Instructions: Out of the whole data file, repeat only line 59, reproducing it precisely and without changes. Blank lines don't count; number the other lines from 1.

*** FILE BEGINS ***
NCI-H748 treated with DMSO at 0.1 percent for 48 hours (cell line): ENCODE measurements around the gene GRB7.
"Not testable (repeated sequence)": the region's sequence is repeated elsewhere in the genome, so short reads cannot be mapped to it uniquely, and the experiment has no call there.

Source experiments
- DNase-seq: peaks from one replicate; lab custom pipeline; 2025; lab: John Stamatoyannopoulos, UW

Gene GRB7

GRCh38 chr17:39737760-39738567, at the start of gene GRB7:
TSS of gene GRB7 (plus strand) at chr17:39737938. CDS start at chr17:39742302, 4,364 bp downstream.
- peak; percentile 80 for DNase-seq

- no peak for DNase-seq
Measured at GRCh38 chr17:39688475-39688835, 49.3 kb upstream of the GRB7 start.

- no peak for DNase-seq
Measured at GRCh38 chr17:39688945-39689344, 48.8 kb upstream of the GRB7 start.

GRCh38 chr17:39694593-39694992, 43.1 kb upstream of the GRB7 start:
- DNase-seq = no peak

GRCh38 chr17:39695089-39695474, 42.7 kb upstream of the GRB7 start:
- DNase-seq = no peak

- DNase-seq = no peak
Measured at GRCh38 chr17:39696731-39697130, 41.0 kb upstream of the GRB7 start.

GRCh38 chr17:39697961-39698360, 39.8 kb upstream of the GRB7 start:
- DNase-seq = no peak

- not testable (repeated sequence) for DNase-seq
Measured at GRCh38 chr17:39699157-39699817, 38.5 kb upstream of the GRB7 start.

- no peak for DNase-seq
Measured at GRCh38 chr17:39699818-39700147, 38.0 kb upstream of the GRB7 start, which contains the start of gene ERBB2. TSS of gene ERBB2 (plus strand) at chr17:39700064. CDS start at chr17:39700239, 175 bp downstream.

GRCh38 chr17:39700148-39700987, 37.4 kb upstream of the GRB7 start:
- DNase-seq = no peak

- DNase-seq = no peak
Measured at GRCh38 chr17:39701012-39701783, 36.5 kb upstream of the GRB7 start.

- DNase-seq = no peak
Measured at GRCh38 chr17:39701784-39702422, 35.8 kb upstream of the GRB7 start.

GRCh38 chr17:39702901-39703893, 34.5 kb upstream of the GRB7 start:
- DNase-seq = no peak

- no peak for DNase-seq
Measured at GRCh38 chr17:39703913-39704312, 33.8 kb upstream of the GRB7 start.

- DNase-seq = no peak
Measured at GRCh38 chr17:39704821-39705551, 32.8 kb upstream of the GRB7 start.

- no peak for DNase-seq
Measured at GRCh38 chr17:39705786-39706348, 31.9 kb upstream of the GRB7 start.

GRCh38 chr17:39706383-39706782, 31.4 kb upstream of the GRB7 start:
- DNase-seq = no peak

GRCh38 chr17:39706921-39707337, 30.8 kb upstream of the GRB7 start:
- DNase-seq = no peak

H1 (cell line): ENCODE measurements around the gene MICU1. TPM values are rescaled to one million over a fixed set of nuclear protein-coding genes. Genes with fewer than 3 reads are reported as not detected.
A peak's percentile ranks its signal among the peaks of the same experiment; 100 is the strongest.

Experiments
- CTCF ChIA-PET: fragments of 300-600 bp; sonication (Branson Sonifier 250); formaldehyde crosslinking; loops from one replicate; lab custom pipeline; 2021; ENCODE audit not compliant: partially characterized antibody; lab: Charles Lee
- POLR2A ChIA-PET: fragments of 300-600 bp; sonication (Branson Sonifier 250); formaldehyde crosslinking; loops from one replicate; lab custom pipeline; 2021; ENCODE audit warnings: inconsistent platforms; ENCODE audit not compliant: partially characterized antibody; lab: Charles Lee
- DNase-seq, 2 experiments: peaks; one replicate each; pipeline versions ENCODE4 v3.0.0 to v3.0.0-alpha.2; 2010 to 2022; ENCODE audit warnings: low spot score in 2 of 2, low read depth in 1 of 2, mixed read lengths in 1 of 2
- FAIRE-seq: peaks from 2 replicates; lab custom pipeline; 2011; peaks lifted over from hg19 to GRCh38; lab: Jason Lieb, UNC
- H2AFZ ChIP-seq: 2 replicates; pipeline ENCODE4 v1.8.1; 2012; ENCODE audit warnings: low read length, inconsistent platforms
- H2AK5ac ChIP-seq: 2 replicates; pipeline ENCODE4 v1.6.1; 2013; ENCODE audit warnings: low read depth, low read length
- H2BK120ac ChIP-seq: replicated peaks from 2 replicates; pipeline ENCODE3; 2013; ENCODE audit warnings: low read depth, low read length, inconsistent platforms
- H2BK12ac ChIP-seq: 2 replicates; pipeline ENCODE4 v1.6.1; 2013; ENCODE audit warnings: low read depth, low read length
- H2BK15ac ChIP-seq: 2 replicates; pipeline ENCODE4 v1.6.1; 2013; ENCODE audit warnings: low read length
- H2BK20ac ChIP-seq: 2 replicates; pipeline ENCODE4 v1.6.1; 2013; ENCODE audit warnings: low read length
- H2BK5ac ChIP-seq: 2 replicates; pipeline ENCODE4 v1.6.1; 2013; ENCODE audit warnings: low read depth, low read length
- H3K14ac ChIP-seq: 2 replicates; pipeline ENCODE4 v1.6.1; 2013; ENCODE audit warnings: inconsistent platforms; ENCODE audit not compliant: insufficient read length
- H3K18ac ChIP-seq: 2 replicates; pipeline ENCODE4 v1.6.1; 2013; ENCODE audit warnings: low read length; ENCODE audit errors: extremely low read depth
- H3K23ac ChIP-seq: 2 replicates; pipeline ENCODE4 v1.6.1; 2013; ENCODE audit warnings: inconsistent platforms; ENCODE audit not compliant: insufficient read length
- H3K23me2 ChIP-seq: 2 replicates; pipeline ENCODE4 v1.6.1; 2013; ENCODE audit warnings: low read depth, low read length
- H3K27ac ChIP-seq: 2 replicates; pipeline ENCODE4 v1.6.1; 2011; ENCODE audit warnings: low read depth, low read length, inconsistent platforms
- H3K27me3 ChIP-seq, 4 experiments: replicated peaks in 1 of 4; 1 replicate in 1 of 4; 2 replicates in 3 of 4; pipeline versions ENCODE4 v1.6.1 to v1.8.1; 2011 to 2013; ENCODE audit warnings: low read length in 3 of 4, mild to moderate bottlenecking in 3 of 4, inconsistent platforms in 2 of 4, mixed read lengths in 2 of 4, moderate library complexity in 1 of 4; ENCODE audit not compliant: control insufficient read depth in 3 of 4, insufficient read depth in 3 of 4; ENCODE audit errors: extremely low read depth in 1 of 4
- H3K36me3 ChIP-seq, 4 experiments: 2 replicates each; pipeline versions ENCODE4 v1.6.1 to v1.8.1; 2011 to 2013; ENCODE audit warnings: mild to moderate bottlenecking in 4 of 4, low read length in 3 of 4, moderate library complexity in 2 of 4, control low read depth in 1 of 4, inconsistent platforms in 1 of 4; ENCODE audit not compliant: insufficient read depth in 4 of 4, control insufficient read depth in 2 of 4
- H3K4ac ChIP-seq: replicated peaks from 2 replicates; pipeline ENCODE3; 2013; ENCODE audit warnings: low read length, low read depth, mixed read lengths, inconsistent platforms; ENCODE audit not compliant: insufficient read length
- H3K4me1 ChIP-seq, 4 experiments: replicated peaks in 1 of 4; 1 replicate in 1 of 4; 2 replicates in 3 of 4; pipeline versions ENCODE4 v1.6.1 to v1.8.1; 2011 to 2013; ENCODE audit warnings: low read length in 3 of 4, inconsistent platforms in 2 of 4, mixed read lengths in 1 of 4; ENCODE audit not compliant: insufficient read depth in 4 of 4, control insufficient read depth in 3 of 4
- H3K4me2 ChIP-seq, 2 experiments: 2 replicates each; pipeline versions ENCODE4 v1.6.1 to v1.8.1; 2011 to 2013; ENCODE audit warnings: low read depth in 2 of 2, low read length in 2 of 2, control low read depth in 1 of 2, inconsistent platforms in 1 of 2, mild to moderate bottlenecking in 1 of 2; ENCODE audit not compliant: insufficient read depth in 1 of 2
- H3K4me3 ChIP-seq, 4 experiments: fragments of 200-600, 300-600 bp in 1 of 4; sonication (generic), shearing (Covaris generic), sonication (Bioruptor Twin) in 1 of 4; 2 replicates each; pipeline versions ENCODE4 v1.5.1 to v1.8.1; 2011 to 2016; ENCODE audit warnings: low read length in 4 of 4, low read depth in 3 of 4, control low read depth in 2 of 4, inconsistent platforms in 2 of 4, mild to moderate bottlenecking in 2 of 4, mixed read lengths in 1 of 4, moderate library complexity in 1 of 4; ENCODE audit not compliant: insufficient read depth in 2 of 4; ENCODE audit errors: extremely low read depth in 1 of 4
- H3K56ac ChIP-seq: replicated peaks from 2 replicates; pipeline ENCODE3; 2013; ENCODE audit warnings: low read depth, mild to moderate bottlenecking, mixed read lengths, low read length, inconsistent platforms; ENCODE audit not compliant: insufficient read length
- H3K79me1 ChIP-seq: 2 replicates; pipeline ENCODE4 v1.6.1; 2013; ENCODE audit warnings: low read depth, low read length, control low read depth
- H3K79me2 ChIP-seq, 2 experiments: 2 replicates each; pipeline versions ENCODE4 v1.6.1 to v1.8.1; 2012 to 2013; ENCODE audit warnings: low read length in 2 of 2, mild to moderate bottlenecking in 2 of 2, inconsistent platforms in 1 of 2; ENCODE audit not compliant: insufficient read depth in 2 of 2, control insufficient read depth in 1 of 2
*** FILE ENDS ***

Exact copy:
- H3K23ac ChIP-seq: 2 replicates; pipeline ENCODE4 v1.6.1; 2013; ENCODE audit warnings: inconsistent platforms; ENCODE audit not compliant: insufficient read length